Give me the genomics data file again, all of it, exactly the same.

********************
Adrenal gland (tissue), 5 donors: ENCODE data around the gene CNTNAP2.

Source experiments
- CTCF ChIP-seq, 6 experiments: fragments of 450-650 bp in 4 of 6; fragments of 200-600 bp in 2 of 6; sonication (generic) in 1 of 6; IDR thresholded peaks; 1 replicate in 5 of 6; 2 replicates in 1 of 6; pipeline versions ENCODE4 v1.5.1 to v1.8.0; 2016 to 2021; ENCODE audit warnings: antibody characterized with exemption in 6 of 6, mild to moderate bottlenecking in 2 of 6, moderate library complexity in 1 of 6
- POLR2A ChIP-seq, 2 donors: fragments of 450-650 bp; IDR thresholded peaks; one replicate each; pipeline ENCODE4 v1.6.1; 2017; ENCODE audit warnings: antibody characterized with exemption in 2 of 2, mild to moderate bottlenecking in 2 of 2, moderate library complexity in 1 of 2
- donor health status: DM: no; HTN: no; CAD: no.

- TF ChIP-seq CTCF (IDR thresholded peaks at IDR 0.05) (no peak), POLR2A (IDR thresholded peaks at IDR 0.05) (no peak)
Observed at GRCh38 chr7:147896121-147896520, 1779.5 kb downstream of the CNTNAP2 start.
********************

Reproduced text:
Adrenal gland (tissue), 5 donors: ENCODE data around the gene CNTNAP2.

Source experiments
- CTCF ChIP-seq, 6 experiments: fragments of 450-650 bp in 4 of 6; fragments of 200-600 bp in 2 of 6; sonication (generic) in 1 of 6; IDR thresholded peaks; 1 replicate in 5 of 6; 2 replicates in 1 of 6; pipeline versions ENCODE4 v1.5.1 to v1.8.0; 2016 to 2021; ENCODE audit warnings: antibody characterized with exemption in 6 of 6, mild to moderate bottlenecking in 2 of 6, moderate library complexity in 1 of 6
- POLR2A ChIP-seq, 2 donors: fragments of 450-650 bp; IDR thresholded peaks; one replicate each; pipeline ENCODE4 v1.6.1; 2017; ENCODE audit warnings: antibody characterized with exemption in 2 of 2, mild to moderate bottlenecking in 2 of 2, moderate library complexity in 1 of 2
- donor health status: DM: no; HTN: no; CAD: no.

- TF ChIP-seq CTCF (IDR thresholded peaks at IDR 0.05) (no peak), POLR2A (IDR thresholded peaks at IDR 0.05) (no peak)
Observed at GRCh38 chr7:147896121-147896520, 1779.5 kb downstream of the CNTNAP2 start.